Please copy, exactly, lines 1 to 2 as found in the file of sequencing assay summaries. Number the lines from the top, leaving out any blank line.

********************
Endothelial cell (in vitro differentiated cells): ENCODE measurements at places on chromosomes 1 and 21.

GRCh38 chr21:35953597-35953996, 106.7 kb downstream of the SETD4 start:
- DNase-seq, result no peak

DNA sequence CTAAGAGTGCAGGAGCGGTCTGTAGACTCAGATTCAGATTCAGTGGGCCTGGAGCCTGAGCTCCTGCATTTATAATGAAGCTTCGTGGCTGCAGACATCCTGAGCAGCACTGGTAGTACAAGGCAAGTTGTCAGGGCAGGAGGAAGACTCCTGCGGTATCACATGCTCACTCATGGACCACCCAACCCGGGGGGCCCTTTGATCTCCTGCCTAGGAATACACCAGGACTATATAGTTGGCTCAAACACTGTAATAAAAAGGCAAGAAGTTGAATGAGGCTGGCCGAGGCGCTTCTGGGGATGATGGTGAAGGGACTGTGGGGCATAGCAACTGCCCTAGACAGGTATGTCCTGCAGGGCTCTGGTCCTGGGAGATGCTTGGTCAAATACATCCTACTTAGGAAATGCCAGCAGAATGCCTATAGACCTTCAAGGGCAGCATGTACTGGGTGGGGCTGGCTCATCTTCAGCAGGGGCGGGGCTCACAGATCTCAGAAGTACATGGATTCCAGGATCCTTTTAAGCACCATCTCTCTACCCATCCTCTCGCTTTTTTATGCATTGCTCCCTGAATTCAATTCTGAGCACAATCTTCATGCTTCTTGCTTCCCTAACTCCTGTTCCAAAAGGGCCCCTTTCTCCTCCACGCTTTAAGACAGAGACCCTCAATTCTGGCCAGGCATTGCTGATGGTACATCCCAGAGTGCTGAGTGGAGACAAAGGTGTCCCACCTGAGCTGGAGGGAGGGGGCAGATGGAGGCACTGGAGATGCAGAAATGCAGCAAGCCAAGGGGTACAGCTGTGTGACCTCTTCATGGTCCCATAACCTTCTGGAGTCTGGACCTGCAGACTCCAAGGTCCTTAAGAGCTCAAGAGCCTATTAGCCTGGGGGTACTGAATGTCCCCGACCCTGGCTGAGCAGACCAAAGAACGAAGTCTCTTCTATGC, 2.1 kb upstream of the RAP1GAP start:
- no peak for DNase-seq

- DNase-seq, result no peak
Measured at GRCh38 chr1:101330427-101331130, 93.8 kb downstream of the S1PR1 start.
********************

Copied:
Endothelial cell (in vitro differentiated cells): ENCODE measurements at places on chromosomes 1 and 21.

GRCh38 chr21:35953597-35953996, 106.7 kb downstream of the SETD4 start: